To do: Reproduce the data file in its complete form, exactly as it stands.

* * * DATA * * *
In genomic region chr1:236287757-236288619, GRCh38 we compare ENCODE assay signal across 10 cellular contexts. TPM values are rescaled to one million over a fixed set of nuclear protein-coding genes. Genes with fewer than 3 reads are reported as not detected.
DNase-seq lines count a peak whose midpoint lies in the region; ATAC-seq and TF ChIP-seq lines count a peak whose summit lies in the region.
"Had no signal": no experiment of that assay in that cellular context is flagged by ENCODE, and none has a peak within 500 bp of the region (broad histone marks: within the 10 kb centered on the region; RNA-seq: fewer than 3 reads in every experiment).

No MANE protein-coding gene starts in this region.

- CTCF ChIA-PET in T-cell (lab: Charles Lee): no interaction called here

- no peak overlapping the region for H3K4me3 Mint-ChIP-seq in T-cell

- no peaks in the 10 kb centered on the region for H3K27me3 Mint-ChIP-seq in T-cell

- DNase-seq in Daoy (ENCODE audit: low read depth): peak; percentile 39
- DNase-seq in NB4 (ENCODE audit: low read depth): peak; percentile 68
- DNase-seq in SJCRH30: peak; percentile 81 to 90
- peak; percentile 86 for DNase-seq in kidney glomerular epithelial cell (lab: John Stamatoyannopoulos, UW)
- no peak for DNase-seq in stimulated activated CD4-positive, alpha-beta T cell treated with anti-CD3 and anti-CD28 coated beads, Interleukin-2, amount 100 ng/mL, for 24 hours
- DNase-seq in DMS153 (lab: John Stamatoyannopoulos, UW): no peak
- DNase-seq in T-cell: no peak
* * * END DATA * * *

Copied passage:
In genomic region chr1:236287757-236288619, GRCh38 we compare ENCODE assay signal across 10 cellular contexts. TPM values are rescaled to one million over a fixed set of nuclear protein-coding genes. Genes with fewer than 3 reads are reported as not detected.
DNase-seq lines count a peak whose midpoint lies in the region; ATAC-seq and TF ChIP-seq lines count a peak whose summit lies in the region.
"Had no signal": no experiment of that assay in that cellular context is flagged by ENCODE, and none has a peak within 500 bp of the region (broad histone marks: within the 10 kb centered on the region; RNA-seq: fewer than 3 reads in every experiment).

No MANE protein-coding gene starts in this region.

- CTCF ChIA-PET in T-cell (lab: Charles Lee): no interaction called here

- no peak overlapping the region for H3K4me3 Mint-ChIP-seq in T-cell

- no peaks in the 10 kb centered on the region for H3K27me3 Mint-ChIP-seq in T-cell

- DNase-seq in Daoy (ENCODE audit: low read depth): peak; percentile 39
- DNase-seq in NB4 (ENCODE audit: low read depth): peak; percentile 68
- DNase-seq in SJCRH30: peak; percentile 81 to 90
- peak; percentile 86 for DNase-seq in kidney glomerular epithelial cell (lab: John Stamatoyannopoulos, UW)
- no peak for DNase-seq in stimulated activated CD4-positive, alpha-beta T cell treated with anti-CD3 and anti-CD28 coated beads, Interleukin-2, amount 100 ng/mL, for 24 hours
- DNase-seq in DMS153 (lab: John Stamatoyannopoulos, UW): no peak
- DNase-seq in T-cell: no peak